"`Furthermore, the rule is well established that where the terms of a count are ambiguous or susceptible of more than one construction, and the count is copied from the claim of a patent, the one copying the claim is bound by the meaning intended by the patentee, as shown by his disclosure. Tracy v. Leslie, 14 App.D.C. 126, 87 O.G. 891; Podlesak v. McInnerney, 26 App.D.C. 399, 120 O.G. 2127.'
" * * * The meaning of the patentee Wehn is clear; the flange by substantially filling and taking up the space of the chamber anchors the sleeve against axial displacement * * *. Given this meaning * * `substantially occupying' is not supported by Smith's disclosure. Because of the principle of law above stated, we believe he [the examiner] was wrong in not accepting the meaning intended by the patentee, and in accepting the one which would read upon structures not anchoring the sleeve, and thus departing from the purpose and function of the combination claimed by Wehn."
We consider the foregoing to be sound reasoning. It will be noted that in the above-quoted passage the board was discussing only the word "occupying" in the critical limitation of the claim. But it went further.
The examiner had said, as above indicated, that if Smith's flange "occupied" the chamber, it followed that it "substantially" occupied it. We deem this to be a non sequitur. Apparently the board also disagreed with this reasoning for it gave separate consideration to the significance of the word "substantially," as follows:
"Moreover, the term `substantially' appears to be more suitably coupled with a measure of amount such as filling and taking up the space of, rather than a statement of location. In our edition of Webster's New International Dictionary (1950) the second definition of `occupy' is similar to that quoted by the Primary Examiner but continues, `to fill; as, the camp occupies five acres.' It would be natural to say, `The camp substantially occupies (fills) five acres,' meaning that it takes up the space of about five acres; but to say, `The employee substantially occupies Room 100' is, at least, unusual, awkward, and inapt."
For those reasons we too agree that the word "substantially" makes the meaning of the phrase "substantially occupying" in the Wehn claim all the more clear.
The first point of appellant's argument is that the critical phrase does not render the count ambiguous, wherefore there should be no resort to the Wehn patent. We cannot agree with appellant. For the reasons amply stated by the board and quoted above, there are two possible meanings to the word "occupy" in the count. "Ambiguous" is defined in Webster's New Collegiate Dictionary, 2nd ed., meaning 2, as "Capable of being understood in two or more possible senses; equivocal." Appellant refers us to the necessity, under another well established rule, of giving an interference count the broadest possible reasonable construction, i. e., to cover as many diverse structures as possible, within reason, apparently believing that if this is done the words "substantially occupying," even as Wehn appears to have intended them, will cease to mean substantially filling up because Wehn's pencil could be made to function even if his flange did not substantially fill up his chamber. Appellant urges that the count language is broad enough to read on the structures of both parties but that it does not follow therefrom that it is ambiguous. Of course it does not, but that is not conclusive either.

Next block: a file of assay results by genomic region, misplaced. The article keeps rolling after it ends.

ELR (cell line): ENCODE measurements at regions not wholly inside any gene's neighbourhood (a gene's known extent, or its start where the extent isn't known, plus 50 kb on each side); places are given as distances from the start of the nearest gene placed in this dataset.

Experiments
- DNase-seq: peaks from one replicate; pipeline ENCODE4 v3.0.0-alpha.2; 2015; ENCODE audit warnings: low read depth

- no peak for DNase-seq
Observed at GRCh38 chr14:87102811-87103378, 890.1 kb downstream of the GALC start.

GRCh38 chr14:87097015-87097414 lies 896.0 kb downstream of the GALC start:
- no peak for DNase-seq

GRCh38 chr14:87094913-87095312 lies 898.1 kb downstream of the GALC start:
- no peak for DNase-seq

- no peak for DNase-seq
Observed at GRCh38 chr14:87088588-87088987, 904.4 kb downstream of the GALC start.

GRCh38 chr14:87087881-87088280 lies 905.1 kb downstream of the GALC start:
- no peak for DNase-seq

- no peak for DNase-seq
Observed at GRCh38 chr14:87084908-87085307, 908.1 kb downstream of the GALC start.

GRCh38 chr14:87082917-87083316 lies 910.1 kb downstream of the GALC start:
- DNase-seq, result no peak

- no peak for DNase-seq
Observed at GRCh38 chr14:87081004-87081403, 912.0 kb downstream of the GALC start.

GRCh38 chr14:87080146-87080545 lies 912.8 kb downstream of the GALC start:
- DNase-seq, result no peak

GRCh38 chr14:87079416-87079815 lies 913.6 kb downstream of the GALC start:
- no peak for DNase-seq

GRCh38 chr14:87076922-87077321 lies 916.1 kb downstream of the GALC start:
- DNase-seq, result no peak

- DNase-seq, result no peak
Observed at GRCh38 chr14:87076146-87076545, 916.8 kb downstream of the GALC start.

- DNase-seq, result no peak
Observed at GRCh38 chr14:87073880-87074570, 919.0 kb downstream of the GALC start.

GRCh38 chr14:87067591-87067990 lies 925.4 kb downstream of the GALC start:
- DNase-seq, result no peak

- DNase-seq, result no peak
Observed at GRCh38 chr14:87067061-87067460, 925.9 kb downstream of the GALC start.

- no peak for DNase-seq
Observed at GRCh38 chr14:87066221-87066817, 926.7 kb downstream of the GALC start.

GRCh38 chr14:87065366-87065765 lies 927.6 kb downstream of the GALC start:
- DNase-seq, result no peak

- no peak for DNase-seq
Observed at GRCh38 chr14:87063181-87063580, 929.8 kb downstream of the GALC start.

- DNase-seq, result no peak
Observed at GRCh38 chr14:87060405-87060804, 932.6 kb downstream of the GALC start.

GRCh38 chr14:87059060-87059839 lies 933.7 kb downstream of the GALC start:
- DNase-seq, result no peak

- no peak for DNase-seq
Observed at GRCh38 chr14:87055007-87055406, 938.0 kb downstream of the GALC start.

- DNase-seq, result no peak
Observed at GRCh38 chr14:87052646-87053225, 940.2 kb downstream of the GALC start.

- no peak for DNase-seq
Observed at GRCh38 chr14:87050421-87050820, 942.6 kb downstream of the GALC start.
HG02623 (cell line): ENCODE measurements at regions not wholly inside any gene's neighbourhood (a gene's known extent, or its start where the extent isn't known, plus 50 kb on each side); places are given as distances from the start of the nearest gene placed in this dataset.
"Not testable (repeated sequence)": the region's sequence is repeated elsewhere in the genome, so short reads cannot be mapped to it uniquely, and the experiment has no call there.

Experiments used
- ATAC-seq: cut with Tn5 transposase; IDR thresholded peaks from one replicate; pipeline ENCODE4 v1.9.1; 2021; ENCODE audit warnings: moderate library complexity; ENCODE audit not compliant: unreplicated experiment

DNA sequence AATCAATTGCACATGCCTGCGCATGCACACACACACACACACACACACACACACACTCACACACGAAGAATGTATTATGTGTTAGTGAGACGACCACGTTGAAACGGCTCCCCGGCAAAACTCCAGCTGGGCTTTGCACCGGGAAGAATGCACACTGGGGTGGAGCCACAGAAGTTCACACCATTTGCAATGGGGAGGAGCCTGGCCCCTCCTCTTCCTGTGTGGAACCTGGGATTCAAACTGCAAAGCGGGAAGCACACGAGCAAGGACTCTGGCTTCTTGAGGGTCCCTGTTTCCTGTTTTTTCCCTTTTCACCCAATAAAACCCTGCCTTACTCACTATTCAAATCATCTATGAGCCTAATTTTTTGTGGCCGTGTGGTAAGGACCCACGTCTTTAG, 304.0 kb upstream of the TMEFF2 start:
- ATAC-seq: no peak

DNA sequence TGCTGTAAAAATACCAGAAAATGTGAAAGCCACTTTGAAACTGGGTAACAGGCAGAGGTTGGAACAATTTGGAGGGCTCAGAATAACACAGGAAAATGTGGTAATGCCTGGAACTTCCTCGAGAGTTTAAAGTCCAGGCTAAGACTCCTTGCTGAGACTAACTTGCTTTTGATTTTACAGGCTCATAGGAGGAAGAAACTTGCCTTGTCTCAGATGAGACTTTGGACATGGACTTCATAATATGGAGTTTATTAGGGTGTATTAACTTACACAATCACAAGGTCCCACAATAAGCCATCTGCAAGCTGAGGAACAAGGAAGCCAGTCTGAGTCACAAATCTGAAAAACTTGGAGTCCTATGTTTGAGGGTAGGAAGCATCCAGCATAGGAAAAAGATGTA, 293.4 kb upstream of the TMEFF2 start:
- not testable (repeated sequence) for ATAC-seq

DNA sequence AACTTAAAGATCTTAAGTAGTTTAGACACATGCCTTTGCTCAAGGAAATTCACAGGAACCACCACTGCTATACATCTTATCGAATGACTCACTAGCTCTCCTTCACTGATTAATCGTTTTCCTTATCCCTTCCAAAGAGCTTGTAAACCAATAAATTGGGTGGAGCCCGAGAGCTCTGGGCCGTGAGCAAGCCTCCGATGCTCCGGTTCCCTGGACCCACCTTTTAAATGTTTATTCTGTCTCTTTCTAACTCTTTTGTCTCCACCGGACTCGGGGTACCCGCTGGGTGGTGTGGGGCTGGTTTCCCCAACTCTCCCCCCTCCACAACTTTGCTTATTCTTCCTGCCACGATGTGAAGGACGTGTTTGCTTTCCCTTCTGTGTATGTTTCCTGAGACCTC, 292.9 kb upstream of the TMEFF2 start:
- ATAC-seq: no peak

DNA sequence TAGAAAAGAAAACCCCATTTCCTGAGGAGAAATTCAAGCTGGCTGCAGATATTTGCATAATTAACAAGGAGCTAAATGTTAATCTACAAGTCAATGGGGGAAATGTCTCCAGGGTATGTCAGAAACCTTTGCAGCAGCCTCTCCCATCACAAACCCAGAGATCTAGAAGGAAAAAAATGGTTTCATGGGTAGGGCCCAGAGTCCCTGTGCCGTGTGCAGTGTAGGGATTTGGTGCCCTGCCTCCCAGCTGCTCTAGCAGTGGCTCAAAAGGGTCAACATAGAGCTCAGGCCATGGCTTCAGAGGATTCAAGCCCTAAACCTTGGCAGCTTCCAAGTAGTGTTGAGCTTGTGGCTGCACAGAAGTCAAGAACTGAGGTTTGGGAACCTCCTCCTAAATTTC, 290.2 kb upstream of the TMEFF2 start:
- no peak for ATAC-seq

We do not believe that appellant can remove the applicability of the ambiguous count interpretation rule by application of the broad construction rule. It seems to us that the broader the interpretation is here the more certain it becomes that the count is ambiguous. It would be possible, we think, by emphasizing the word "substantially," to give the count a narrower interpretation according to which it would not read on Smith's disclosure, following reasoning similar to that of the board in the second quotation above from its opinion. But applying the broad interpretation rule, as appellant wishes us to do, the count then can cover both Smith and Wehn only by giving it one meaning when applied to Wehn and a different meaning when applied to Smith — the "fill up" meaning in the former and the "being in" meaning in the latter. This is clearly ambiguity and that meaning applicable in the patent where the count originated must be applied.
We also think that there is another rule applicable here. In Segall v. Sims et al., 276 F.2d 661, 47 CCPA 886, a case wherein we applied the ambiguous count interpretation rule, we also said:
"When an applicant copies a claim from a patent, he must show that he is entitled to make the claim. All limitations in the copied claim will be considered material in determining applicant's right to make the claim, and doubts arising as to applicant's right to make the claim must be resolved against him. [Authorities cited.]" [Our emphasis.]
The decision of the board is affirmed.
Wehn is involved in this interference on his patent No. 2,844,125 granted July 22, 1958, on application Ser. No. 503,673, filed April 25, 1955, entitled "Pencil Tip."
Smith is involved in this interference on his application Ser. No. 781,184, filed December 16, 1958, to reissue patent No. 2,774,331, granted December 18, 1956, on application Ser. No. 363,769 filed June 24, 1953, entitled "Marking Element and Dispensing Means Therefor."
Appellee Wehn argued before the board, in addition to the point here argued, that there was no "interference in fact." This argument was based on the contention that claim 2 of the Wehn patent was materially altered by Smith when the word "plastic" was substituted for the word "polyethylene" of the patent claim. This was Smith's sole modification of claim 2 of Wehn's patent. The board disagreed with Wehn and denied a motion to dissolve on the ground of "no interference in fact." Wehn says in his brief in this court that he has "bowed to that result," though still a disbeliever."